Once you know which features your site needs, you can filter your options even further:
There are also some features you’ll need no matter what kind of website you’re building. With about half of web traffic coming from mobile devices, a responsive website is a must. You’ll also want to be sure your theme is cross-browser compatible. Various browsers display websites differently, and it’s important for your website to function well for everyone.
Once you’ve narrowed the available options down, it’s time for hands-on testing. Most themes will have a preview or demo available for you to experiment with:
Demos give you an idea of what the theme looks like in ‘real-life’.
Troubleshooting your theme
What if you’ve installed a new theme, and it looks nothing like the gorgeous demo you fell in love with? It’s possible that your setup options don’t match those of the demo you saw. You can fix this by navigating to Appearance > Theme Options, and configuring them to your liking:
Not every theme includes a Theme Options menu, so you may need to use the WordPress Customiser instead. The available choices will vary depending on your theme, and you’ll find them all under the Appearance menu. You can use this tool to tweak layouts, colours, and more:
Importing demo content
If staring at an empty website is making you feel a bit overwhelmed, you might want to try importing dummy content to help you get started. First, you’ll need an XML file. Fortunately, WordPress provides one that you can use.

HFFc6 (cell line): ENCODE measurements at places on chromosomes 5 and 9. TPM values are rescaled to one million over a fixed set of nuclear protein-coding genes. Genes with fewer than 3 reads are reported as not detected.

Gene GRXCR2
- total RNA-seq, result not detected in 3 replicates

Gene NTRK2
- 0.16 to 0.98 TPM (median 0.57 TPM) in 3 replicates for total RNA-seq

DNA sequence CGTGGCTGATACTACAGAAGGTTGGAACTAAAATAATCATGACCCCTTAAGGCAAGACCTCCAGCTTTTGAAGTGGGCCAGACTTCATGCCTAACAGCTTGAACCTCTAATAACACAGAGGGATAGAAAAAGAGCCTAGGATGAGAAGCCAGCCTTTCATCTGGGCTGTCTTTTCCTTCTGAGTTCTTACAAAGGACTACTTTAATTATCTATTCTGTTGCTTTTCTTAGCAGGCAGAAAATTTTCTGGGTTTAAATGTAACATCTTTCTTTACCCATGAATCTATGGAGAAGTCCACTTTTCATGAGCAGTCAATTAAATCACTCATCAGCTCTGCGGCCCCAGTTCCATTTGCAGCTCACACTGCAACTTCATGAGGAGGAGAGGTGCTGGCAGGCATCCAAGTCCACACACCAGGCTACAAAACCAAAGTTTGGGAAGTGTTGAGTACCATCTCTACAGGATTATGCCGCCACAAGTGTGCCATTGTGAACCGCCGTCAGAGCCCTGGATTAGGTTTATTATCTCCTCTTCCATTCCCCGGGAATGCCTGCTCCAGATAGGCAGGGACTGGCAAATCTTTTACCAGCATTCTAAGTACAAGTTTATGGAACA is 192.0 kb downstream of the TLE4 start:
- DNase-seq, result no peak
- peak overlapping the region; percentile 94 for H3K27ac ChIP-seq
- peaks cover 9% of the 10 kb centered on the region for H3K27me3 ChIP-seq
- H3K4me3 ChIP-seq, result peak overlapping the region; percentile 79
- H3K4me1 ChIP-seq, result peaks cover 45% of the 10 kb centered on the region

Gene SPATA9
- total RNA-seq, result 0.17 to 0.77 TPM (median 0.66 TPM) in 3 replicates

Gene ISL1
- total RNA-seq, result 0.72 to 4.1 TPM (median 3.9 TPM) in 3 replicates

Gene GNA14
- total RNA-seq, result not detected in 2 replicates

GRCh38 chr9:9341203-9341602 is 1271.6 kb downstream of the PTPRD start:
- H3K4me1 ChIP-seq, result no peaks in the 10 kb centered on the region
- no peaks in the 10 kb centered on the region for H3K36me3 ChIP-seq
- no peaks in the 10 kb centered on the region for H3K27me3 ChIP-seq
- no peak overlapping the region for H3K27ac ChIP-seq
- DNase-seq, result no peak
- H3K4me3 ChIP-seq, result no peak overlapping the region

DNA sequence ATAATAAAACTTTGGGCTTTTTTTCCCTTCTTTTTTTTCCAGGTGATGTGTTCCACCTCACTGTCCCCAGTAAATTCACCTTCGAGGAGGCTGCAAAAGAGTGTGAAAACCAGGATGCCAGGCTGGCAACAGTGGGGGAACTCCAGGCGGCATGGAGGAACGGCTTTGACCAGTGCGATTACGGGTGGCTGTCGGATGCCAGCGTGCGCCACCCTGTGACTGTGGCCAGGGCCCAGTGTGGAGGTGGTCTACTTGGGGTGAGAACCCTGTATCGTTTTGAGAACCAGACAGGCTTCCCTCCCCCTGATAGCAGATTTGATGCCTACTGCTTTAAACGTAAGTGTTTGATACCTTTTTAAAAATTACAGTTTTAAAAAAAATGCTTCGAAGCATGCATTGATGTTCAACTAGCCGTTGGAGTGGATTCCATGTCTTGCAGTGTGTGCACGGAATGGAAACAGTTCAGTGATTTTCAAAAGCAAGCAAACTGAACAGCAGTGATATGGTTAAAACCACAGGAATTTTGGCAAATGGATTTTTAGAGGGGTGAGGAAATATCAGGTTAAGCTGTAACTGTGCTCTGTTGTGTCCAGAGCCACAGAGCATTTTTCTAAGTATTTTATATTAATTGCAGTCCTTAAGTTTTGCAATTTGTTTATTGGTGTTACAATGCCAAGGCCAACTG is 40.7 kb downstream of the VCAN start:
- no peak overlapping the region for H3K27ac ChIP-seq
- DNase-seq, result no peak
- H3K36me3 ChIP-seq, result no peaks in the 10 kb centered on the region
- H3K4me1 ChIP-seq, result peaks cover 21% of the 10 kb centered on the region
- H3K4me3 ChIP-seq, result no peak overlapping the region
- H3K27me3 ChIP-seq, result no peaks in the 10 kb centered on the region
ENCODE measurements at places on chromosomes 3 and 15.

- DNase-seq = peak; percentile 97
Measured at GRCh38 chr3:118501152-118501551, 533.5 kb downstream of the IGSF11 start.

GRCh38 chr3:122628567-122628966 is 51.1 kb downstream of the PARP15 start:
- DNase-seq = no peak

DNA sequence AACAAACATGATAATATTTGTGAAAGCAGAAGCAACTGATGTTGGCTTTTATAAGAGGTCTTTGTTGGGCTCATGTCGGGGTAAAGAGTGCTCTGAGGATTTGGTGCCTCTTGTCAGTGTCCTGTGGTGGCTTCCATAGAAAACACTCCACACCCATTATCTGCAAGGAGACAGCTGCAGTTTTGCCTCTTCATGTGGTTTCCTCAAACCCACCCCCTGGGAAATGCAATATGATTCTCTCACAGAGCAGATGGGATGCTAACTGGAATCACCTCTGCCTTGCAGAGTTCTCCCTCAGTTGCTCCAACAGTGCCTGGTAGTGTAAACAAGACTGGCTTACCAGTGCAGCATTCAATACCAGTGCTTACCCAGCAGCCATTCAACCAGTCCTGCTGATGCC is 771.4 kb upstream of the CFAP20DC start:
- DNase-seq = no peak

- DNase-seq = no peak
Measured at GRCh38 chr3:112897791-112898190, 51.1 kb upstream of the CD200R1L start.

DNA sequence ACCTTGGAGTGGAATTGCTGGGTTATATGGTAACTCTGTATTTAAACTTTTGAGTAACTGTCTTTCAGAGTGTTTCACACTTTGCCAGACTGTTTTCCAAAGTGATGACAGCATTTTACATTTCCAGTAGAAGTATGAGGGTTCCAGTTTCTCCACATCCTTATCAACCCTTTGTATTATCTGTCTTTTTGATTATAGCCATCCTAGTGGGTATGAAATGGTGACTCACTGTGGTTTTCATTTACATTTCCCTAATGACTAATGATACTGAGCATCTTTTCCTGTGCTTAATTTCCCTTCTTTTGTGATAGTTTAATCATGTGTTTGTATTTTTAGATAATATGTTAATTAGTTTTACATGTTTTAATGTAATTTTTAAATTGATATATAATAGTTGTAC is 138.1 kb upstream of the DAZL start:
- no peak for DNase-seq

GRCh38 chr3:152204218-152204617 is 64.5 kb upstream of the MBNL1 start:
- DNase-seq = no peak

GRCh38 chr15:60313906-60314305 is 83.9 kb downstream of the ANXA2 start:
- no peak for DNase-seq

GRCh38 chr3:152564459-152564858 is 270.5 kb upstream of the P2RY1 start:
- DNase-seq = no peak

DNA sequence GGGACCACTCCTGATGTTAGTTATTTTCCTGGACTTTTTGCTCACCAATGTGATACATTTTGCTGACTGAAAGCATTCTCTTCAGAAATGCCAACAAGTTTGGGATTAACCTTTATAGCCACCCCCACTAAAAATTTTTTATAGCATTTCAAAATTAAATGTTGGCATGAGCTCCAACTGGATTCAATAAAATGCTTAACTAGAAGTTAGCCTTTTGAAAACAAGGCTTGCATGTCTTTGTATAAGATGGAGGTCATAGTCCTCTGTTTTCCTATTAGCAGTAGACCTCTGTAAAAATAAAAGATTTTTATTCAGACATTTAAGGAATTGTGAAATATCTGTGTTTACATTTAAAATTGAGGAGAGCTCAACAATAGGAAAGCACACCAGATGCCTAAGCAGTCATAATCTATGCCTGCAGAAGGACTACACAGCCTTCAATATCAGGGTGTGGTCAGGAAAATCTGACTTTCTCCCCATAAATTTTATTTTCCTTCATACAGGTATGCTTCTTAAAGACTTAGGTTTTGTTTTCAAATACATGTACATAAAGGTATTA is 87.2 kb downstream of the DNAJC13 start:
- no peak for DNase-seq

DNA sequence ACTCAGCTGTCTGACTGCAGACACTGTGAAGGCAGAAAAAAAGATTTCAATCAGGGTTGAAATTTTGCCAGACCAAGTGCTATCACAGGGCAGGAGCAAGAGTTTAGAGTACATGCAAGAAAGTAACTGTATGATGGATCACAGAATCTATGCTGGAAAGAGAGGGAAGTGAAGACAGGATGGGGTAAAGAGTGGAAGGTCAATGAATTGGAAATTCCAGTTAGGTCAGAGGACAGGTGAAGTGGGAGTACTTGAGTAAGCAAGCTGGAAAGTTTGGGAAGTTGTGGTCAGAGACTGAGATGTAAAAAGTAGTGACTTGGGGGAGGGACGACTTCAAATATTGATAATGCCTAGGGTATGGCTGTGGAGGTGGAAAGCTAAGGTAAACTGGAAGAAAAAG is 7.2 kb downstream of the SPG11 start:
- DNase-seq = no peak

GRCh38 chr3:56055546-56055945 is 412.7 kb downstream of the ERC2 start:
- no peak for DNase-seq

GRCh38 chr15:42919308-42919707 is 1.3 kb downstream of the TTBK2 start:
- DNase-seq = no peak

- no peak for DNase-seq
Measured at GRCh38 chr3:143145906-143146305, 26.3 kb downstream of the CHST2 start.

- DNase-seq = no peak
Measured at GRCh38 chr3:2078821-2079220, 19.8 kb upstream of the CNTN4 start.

From your dashboard, select Tools > Import. Then click on Install Now underneath the WordPress Importer to install the tool. After installation, the link will change to Run Importer:
Click on Run Importer and select the XML file of dummy content. Check the Import Attachments box and click on Submit. You may have to wait several minutes for the file to upload.
Maintaining your theme
You’ll also need to do some maintenance to keep your WordPress site secure. If you notice that an update is available for your theme, you can take care of it right away by selecting Update Now.
If you’ve made careful decisions when designing your website, you shouldn’t need to make significant changes for a while. However, the internet moves quickly, so planning for a redesign every three years is a good idea. This redesign will likely include a new theme.
When switching themes, there are some common issues that can arise. First, there’s a good chance that your menus will disappear. You can fix this by going to Appearance > Menus, and selecting where your menu should be displayed:
Be mindful of widgets when choosing a new theme. If you’re currently using widgets, be sure your new theme supports them, or make an alternative plan for that content so that you don’t lose any of the functionality of your website.
Time for theme shopping
Now that you’re an expert, it’s time to find your perfect theme. No matter what kind of website you’re building, a little research will ensure that you have the features you need and can build the right website to support your business.